It looks like the oil and gas industries are getting what we pay for when it comes to drilling rights.
The NYT reports today that it’s finally gotten its hands on an Interior Department report which paints a pretty bleak picture of the benefits that come from our leasing deals (another blow to subsidies, eh Dr. Scorse?).
The United States offers some of the most lucrative incentives in the world to companies that drill for oil in publicly owned coastal waters, but a newly released study suggests that the government is getting very little for its money.
The study, which the Interior Department refused to release for more than a year, estimates that current inducements could allow drilling companies in the Gulf of Mexico to escape tens of billions of dollars in royalties that they would otherwise pay the government for oil and gas produced in areas that belong to American taxpayers.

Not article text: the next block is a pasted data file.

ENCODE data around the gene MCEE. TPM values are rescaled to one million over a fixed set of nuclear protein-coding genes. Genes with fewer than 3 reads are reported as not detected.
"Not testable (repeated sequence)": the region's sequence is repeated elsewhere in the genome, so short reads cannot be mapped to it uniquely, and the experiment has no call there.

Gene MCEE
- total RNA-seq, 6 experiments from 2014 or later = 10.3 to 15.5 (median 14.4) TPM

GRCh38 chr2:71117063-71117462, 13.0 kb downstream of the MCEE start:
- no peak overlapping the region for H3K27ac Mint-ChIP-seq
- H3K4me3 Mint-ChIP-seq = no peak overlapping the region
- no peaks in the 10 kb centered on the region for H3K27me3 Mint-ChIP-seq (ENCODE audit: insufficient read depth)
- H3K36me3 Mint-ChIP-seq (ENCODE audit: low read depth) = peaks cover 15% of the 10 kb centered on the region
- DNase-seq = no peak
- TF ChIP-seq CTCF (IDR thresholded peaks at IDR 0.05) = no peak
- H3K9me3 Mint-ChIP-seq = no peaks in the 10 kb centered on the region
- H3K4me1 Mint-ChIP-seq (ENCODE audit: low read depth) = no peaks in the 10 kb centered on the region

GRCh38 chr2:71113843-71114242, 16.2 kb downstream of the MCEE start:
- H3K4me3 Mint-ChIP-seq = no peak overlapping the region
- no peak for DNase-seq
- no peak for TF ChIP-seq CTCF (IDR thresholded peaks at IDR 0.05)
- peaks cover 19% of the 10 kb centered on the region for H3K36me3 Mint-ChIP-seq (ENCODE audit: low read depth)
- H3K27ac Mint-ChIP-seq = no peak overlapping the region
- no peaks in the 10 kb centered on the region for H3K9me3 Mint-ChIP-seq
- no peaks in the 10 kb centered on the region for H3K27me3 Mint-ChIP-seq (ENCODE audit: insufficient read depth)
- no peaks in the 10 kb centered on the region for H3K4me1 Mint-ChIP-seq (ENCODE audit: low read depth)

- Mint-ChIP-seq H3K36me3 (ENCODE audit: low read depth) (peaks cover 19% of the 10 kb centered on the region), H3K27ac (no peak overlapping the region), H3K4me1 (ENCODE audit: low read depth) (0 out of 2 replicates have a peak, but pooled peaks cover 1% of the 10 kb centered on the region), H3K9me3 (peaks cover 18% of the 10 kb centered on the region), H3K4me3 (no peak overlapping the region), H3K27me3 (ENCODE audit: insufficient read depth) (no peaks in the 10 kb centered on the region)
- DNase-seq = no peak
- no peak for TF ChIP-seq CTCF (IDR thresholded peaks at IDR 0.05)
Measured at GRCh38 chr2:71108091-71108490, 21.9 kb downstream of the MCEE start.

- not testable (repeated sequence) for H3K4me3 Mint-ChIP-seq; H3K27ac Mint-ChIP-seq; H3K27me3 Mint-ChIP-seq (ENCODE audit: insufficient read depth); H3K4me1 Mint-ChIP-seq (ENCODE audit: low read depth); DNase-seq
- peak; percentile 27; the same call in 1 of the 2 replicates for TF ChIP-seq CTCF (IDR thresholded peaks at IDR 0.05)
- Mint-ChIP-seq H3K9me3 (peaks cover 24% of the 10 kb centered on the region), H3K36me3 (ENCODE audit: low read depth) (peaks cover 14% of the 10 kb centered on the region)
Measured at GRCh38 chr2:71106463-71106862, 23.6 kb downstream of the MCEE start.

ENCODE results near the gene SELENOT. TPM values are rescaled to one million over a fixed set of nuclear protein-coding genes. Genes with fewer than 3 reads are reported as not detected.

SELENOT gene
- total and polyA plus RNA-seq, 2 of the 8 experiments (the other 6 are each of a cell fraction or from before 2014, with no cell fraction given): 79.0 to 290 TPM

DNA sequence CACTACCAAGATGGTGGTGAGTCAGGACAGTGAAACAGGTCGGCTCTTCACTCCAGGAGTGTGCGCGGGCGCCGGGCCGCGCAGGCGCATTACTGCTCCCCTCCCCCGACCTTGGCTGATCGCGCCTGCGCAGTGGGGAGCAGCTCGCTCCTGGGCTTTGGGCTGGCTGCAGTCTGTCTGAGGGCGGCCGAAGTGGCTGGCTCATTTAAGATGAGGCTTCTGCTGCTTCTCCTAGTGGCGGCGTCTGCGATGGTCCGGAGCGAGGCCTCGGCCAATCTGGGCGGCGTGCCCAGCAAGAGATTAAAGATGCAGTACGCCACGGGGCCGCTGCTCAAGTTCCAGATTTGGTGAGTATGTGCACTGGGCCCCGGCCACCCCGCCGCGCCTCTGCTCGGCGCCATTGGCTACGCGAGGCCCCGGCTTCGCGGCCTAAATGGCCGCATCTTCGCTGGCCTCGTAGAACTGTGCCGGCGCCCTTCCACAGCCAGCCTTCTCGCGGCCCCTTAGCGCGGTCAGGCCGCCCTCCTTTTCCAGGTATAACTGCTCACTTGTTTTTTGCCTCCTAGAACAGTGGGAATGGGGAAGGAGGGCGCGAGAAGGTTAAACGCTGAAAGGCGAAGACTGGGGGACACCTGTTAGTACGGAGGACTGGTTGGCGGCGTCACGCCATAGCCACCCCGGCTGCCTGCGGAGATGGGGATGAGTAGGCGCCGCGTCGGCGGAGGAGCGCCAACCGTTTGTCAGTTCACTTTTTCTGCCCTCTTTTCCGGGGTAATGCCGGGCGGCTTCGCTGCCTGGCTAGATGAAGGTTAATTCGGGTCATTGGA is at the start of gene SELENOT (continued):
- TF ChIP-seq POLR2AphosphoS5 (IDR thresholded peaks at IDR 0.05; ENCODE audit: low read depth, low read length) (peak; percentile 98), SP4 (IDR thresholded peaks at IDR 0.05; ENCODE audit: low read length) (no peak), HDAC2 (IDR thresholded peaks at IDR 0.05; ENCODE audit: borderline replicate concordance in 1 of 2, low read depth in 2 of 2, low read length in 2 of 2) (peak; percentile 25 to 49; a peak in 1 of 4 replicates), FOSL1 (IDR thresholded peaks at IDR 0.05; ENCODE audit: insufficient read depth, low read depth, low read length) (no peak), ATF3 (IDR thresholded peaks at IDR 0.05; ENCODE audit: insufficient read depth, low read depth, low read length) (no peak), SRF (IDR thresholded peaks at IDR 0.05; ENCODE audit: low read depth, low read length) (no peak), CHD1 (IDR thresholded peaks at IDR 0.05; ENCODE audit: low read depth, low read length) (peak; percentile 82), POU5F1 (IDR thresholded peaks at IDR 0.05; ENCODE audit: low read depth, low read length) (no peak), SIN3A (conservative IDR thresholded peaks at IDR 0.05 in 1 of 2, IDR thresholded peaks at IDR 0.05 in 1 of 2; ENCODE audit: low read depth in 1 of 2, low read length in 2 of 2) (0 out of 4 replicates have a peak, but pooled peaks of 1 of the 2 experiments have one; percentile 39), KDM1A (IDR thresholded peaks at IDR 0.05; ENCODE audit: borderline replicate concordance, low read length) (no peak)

But the study predicts that the inducements would cause only a tiny increase in production even if they were offered without some of the limitations now in place.
It also suggests that the cost of that additional oil could be as much as $80 a barrel, far more than the government would have to pay if it simply bought the oil on its own.
“They are giving up a lot of money and not getting much in return,” said Robert A. Speir, a former analyst at the Energy Department who worked on the report. “If they took that money, they could buy a whole lot more oil with it on the open market.”
U.S. citizens footing the bill for oil and gas profits? Why am I not surprised?
Get Grist in your inbox